Chad Stahelski, the director charged by Sony with adapting the classic samurai game Ghost of Tsushima into a film, has said that he wants to make the film in Japanese with a cast of Japanese actors. Sony is also supportive of the move.
Stahelski made the remarks in an interview with Collider to promote the release of the Netflix vampire film Day Shift, which he directed.
Stahelski said the film would be visually stunning if we did this correctly. It's character driven. There's an opportunity for great action, great looks. And honestly, we'd to try to do it, all in character. Meaning, its a Japanese thing about the Mongols invading Tsushima island. Sony is so on board with supporting us on that. I've been traveling to Japan since I was 16.
Although Bong Joon Hos Parasite and Netflixs Squid Game have shown that viewers are growing in the United States and elsewhere, it would still be financially risky for a Hollywood action film to be shot in anything other than the English language.
Stahelski acknowledged this and appeared to suggest that the decision would limit the amount of money available for the film, but that he was willing to do it.
No one will give me $200 million to produce a technology-push film without speaking English. He agreed. I have to be clever and I have to figure out what is fiduciarily responsible to the property and to the studio and still make it something epic. [...] And I think America, or at least the Western audiences, are becoming more and more used to that due to the influence of Netflix and streamers and stuff.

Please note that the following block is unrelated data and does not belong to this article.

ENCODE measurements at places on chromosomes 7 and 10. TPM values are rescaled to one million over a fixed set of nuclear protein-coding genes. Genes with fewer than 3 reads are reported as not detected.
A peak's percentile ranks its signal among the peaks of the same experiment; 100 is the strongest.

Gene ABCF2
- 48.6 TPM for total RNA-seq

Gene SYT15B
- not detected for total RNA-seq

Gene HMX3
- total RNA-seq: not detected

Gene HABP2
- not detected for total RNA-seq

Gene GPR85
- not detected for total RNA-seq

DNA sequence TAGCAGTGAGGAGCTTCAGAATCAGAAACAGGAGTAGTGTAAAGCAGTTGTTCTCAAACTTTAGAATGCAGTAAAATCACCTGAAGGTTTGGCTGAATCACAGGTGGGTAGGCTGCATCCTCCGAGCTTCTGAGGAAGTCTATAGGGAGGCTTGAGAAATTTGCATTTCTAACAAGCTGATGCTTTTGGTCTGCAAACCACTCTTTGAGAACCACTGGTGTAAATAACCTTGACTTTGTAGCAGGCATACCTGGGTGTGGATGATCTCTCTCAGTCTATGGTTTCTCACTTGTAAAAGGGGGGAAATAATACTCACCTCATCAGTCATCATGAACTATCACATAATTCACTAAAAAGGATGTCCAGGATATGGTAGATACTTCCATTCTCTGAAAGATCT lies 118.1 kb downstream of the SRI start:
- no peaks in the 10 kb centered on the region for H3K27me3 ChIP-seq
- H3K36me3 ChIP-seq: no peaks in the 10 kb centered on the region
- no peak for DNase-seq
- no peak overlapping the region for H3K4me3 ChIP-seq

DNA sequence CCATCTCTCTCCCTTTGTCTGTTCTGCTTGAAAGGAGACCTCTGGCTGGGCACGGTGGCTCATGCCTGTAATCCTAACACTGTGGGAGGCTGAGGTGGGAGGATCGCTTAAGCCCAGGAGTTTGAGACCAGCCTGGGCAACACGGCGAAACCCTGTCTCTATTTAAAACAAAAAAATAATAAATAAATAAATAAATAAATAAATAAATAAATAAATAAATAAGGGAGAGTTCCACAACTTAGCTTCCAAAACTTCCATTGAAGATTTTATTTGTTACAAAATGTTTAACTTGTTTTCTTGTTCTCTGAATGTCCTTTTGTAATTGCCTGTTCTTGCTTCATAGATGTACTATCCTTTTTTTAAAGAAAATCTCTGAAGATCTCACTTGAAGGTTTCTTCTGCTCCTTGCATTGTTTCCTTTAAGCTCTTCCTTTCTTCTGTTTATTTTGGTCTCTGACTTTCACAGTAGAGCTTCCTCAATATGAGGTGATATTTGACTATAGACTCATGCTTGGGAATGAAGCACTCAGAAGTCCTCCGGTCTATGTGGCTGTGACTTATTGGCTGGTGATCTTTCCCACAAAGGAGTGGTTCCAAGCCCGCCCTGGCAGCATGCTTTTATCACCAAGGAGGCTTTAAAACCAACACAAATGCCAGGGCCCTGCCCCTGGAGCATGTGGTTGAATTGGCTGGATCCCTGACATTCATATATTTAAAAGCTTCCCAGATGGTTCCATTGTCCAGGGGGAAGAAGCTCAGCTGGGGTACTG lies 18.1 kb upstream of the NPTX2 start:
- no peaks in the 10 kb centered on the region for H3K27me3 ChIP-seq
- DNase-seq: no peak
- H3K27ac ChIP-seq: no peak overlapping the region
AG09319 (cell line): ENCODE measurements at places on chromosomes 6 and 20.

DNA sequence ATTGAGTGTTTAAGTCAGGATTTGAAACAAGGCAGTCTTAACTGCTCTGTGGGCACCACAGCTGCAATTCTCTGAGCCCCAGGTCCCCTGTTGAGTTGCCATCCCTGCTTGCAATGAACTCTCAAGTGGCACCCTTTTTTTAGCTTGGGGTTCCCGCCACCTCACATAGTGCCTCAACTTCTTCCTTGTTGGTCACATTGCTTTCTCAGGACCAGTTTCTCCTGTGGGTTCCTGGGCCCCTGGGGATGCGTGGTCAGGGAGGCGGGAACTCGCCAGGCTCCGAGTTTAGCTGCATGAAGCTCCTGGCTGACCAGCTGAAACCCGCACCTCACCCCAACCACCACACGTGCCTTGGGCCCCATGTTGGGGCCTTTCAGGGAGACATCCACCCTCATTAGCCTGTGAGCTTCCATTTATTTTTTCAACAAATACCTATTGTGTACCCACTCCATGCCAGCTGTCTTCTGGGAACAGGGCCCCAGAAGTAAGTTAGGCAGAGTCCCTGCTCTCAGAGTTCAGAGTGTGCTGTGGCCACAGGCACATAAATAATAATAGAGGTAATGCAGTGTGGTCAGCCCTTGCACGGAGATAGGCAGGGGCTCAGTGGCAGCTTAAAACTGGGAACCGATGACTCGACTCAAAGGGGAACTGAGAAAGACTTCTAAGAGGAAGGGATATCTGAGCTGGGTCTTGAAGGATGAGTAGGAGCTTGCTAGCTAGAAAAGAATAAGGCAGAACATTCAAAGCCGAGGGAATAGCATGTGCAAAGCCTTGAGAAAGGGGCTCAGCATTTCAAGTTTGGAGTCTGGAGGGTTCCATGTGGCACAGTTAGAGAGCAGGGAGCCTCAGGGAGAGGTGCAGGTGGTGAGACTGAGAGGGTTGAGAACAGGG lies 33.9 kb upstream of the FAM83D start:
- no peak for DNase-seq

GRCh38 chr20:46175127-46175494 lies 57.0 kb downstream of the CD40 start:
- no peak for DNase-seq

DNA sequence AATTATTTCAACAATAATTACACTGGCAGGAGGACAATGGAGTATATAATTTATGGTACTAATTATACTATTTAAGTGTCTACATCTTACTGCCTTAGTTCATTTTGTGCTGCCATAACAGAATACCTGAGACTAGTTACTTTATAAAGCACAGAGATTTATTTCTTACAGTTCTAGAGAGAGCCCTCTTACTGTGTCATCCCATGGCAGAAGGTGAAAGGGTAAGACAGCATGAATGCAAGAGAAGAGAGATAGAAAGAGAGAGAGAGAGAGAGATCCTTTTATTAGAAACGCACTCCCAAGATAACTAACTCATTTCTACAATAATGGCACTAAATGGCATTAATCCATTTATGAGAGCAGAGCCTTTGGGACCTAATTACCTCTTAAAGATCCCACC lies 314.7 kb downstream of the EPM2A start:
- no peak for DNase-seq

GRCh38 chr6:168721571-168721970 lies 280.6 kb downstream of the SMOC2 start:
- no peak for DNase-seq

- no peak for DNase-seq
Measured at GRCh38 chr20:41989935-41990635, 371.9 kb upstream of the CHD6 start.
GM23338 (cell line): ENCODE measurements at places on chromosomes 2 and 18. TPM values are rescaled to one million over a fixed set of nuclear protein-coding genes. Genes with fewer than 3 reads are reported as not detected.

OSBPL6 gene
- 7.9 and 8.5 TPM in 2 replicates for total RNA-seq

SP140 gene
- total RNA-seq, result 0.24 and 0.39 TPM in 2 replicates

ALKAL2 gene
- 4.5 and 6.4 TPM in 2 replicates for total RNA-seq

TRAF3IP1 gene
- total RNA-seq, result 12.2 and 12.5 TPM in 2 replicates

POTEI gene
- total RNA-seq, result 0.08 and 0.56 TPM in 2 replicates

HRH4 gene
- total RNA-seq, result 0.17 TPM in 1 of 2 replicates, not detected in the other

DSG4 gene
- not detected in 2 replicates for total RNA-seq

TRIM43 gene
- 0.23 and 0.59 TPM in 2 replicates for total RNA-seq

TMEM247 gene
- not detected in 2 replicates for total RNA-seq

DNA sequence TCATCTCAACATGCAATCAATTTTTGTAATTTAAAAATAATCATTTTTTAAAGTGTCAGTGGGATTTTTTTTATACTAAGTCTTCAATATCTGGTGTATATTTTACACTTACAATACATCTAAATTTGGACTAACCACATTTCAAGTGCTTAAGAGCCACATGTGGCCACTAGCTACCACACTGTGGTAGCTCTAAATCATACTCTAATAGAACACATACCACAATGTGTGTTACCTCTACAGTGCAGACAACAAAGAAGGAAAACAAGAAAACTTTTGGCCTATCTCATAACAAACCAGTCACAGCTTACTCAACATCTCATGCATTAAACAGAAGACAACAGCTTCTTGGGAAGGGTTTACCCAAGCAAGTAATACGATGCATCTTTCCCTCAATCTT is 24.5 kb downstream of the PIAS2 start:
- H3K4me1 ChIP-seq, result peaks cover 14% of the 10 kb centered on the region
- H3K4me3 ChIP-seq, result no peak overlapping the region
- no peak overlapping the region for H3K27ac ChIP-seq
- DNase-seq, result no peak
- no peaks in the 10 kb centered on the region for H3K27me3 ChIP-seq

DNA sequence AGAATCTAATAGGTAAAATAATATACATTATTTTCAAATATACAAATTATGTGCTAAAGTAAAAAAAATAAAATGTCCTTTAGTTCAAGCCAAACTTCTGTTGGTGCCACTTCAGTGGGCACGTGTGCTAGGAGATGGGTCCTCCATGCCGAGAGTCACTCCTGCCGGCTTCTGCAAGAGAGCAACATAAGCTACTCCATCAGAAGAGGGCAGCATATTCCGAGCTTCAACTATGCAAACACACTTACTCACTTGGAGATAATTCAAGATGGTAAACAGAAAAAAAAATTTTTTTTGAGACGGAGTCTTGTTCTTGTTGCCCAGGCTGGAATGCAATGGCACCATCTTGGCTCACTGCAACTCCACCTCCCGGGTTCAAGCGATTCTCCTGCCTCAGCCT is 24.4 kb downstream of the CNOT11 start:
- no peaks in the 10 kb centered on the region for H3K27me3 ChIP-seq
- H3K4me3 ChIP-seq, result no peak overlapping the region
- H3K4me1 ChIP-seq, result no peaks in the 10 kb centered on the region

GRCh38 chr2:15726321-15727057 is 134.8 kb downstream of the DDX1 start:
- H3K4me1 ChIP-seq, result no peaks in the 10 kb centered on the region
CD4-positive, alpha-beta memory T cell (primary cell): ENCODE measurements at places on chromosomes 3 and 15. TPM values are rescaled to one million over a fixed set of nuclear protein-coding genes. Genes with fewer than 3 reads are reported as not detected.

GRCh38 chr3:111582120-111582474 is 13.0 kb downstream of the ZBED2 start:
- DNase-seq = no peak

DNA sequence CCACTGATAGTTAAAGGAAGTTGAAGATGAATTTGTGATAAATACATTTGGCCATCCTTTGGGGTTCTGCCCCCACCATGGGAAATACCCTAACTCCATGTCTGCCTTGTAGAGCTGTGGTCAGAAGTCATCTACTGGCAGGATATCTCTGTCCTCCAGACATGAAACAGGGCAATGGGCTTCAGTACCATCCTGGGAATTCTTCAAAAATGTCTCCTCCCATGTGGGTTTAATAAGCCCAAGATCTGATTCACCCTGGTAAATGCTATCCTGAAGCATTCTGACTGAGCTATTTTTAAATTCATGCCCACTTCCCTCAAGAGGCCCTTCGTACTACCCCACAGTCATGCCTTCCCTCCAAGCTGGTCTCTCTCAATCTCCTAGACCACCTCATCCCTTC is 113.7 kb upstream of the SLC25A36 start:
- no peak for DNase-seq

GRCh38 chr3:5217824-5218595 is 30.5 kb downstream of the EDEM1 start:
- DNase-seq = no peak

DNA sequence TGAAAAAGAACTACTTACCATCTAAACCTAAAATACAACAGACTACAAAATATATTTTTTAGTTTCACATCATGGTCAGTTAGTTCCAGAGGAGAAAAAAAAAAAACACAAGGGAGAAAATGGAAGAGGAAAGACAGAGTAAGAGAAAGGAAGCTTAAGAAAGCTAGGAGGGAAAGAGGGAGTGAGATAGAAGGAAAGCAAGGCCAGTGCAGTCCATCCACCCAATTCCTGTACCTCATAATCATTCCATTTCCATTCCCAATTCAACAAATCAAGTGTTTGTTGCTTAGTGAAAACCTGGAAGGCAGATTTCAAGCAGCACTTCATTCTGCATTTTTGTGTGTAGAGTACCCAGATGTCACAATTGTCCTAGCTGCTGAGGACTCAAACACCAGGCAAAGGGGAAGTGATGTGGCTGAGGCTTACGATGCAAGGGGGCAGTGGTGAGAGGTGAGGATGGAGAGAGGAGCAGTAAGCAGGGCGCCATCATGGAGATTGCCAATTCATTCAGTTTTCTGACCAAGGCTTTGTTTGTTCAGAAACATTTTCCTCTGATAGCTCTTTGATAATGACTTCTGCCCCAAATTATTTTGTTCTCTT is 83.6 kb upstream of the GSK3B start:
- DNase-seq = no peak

From one perspective, this is a gamble for Stahelski, Sony Pictures, and PlayStation Productions, the company that specializes on making PlayStation games into films (which, in the wake of the Uncharted film, plans to release a Gran Turismo film in 2023). But from another perspective, it is perhaps the only option available to them.
Ghost of Tsushima has both English and Japanese language audio tracks as well as a black-and-white Kurosawa Mode. It is fair to say that the game is only a superficial understanding of the samurai's cultural and political significance.
Stahelski, from Massachusetts, has to grapple with how deeply to incorporate these concepts in a movie that has great action and great looks. He has cleared the first hurdle by committing to making the film in Japanese.